Hello fellow adventurers and virtual crew members!
Eric here reporting on the completion of the Albemarle Sound Loop side trip. The hospitality of the marinas and town folks has been overwhelming.
The original float plan has been altered, and the new course after leaving Plymouth is to cruise to Columbia and then on to Hertford. After Hertford, the crew will go back to the ICW and head to Norfolk (mile 0) via the Dismal Swamp Route.
The run over to Columbia was very rough on Thursday, August 27th. The wind was out of the east and blowing directly down the sound. Unfortunately for the crew, east was the direction they needed to head after leaving the Roanoke River.
The only good news is that the rough ride was short because the run only took 4 hours.
Upon arriving in Columbia, the crew walked around town. On the side of one of the buildings is a painting. Not so unusual. However, within the painting are 10 hidden animals that can be seen around the area. The crew spent about an hour looking the picture over and found 8 of 10 of the animals.
On Friday morning the crew walked over to the Pocosin Lakes National Wildlife Refuge and wandered around the boardwalk.
If you are like the skipper, you may be wondering, ‘what in the world is a Pocosin?” The crew learned that a Pocosin is a swamp on a hill. The term hill is used loosely here, can be just a few feet rise from the coastal waters.
The refuge was very peaceful. One section of the mile long boardwalk was closed and the entrance was guarded by a large spider. There were many large spiders along the walk. There must be lots of bugs in the swamp to grow such spiders.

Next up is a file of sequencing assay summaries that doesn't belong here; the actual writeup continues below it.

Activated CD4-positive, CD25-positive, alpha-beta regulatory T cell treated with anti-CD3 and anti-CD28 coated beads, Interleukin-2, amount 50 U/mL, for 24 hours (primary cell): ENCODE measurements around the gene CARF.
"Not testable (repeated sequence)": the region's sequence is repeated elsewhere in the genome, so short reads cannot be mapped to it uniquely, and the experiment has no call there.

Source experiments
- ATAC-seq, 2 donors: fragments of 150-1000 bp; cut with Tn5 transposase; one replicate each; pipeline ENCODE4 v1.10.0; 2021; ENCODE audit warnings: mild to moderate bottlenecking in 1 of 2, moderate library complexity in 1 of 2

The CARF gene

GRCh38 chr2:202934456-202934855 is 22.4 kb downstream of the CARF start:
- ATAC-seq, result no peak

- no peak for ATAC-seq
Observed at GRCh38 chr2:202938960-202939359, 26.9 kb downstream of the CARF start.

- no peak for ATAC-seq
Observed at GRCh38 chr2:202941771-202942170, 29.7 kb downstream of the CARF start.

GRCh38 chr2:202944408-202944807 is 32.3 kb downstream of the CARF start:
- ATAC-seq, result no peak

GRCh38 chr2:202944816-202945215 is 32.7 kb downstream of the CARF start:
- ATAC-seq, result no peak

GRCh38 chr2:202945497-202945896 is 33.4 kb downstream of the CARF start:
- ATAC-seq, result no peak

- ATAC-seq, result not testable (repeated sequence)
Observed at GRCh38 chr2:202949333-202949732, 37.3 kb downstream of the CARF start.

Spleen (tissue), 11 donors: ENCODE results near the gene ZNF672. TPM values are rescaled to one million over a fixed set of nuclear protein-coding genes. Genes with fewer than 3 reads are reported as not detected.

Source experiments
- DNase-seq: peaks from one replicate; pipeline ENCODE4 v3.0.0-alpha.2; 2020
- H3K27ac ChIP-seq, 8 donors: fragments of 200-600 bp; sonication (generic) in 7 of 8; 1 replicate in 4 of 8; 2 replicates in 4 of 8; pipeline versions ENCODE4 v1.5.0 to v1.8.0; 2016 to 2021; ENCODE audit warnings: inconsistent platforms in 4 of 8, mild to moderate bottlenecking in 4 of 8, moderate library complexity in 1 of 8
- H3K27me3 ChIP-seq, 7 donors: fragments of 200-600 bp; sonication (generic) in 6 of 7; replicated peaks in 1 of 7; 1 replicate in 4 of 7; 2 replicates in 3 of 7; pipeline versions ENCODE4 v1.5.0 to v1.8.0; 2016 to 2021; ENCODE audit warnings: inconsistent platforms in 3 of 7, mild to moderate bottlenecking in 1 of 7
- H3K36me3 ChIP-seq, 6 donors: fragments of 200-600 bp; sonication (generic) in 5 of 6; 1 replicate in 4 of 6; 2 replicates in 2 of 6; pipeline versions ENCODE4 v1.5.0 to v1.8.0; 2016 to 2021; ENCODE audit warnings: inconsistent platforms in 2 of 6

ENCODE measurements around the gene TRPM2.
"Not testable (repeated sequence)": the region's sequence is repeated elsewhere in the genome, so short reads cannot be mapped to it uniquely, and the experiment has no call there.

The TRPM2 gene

Completing the boardwalk, the crew saw many large spiders, turtles, and a rare woodpecker. The skipper heard the woodpecker, but it took almost ten minutes to locate the little bird. He was darting in and out of a hole in a tree. Great way to spend the morning.
The crew then wandered back over to the painting and found the last two hidden animals. After lunch, it was time to shop the town down and provision for the next week of the journey.
On Saturday, August 29th, the crew motored over to Hertford, North Carolina. The Sound was up to its usual tricks. The wind was out of the east again but the waves were confused and seemed to be coming from every direction. It took a couple of hours to cross but luckily once in the river the waves calmed down. Then it was back to dodging crab traps.
The skipper says he would not want to be a crab in these waters because with so many crap pots it would be impossible to move around without getting caught. Lucky for the crabbers, one female has about 2 million little crabs per brood.
The marina docks in Hertford are brand new and have not been used much by larger vessels. This was apparent as the crew came into the harbor at the end of the river.
The last S swing bridge in the country guards the entry. The bridge tender stopped the traffic and swung the bridge open. The drivers of the stopped cars were getting out of their cars and taking pictures as the boat passed through the bridge. Even the bridge tender was taking pictures. Once docked, a man showed up from the newspaper and interviewed the crew for the local paper. The paper only comes out weekly on Wednesday, and looks like the crew will be the news of the town.
The REAL big deal in Hertford is Jim ‘Catfish’ Hunter. For those not in the know, he was born, raised, and died here in Hertford. The skipper is a big baseball fan, and was a big fan of ‘Catfish” Hunter. The Chamber of Commerce houses the museum dedicated to their favorite son.